Another project has developed a mathematical model that quantifies the factors that control growth rates of different rice cultivars. These scientists also measured differences in cold tolerance for potential use in genetic screening.
The inheritability of plant characteristics that affect head rice yield are also reported. Panicle and kernel characteristics were found to be highly heritable, while milling quality characteristics were not..
Three projects in the general area of product development are also reported. The first study refuted conventional wisdom that rice is inferior to corn as a brewer's adjunct. Indeed, the opposite was determined to be the case in many respects.
Meanwhile, the USDA Agricultural Research Service reports that studies of both human and animal subjects continue to show rice bran has a positive impact on serum cholesterol. They are also studying new methods of processing rice flour and new methods of predicting rice flour characteristics.
Finally, researchers began exploring ways to develop a fat-protected rice bran product for the dairy industry to enhance the nutritional characteristics of milk intended for human consumption. Initial efforts have. not been successful.
A significant amount of your research dollar is also spent to maintain environmental quality. One project continues to evaluate the environmental fate of the chemical tools we need to remain competitive. This last year it determined that diflubenzuron (Dimilin®) can be classed as a non-persistent pesticide and that Londax® breaks down within two days in water but persists longer in sediment. These scientists are also developing new research methods to analyze persistence and fish toxicity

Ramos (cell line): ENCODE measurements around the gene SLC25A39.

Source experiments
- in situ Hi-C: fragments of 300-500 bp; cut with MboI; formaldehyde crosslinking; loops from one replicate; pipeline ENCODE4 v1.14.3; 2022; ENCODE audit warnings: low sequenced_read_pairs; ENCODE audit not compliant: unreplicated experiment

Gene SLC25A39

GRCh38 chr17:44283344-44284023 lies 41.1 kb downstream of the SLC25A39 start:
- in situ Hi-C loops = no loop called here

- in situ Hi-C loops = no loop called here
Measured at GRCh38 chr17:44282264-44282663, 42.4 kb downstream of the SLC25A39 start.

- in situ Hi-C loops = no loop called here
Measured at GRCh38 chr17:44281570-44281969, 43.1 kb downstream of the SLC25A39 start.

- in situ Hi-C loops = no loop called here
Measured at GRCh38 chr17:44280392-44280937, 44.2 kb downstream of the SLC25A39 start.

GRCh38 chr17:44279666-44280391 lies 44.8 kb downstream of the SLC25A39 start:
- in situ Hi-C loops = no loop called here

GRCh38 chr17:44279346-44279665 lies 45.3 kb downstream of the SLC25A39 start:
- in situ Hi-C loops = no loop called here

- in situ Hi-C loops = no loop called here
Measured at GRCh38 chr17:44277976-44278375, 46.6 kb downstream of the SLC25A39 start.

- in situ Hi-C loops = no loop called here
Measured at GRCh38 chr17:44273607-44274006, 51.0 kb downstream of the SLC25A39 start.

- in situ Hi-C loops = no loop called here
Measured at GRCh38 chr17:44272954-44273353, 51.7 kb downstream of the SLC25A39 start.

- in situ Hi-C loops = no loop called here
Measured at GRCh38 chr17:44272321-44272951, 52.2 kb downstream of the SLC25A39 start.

A new research project is attempting to find alternative methods of rice straw disposal while incorporating the use of green manure. In the first year of this multi-year study, observations from both the field and the greenhouse gave no indication that a green manure crop will accelerate straw decomposition. However, purple vetch used as green manure showed greater nitrogen efficiency than preplant fertilizer.
The rice industry has also responded to air quality concerns by funding two additional studies. The first is attempting to analyze the components of rice smoke both in the field and in a wind tunnel that simulates field conditions. The second study is analyzing the respiratory health of rice growers and their workers. Findings from the survey are due in fall 1991, with a project report expected in December 1991.
Meanwhile data from the agricultural burning program shows that despite persistent atmospheric inversions last fall, air quality remained good during the season. The success of the program over the last 10 years is graphically illustrated in this report. Suggested refinements in the program are also included.
In summary we can be proud of past accomplishments, but we must maintain our commitment to the research that will ensure our economic prosperity and environmental quality.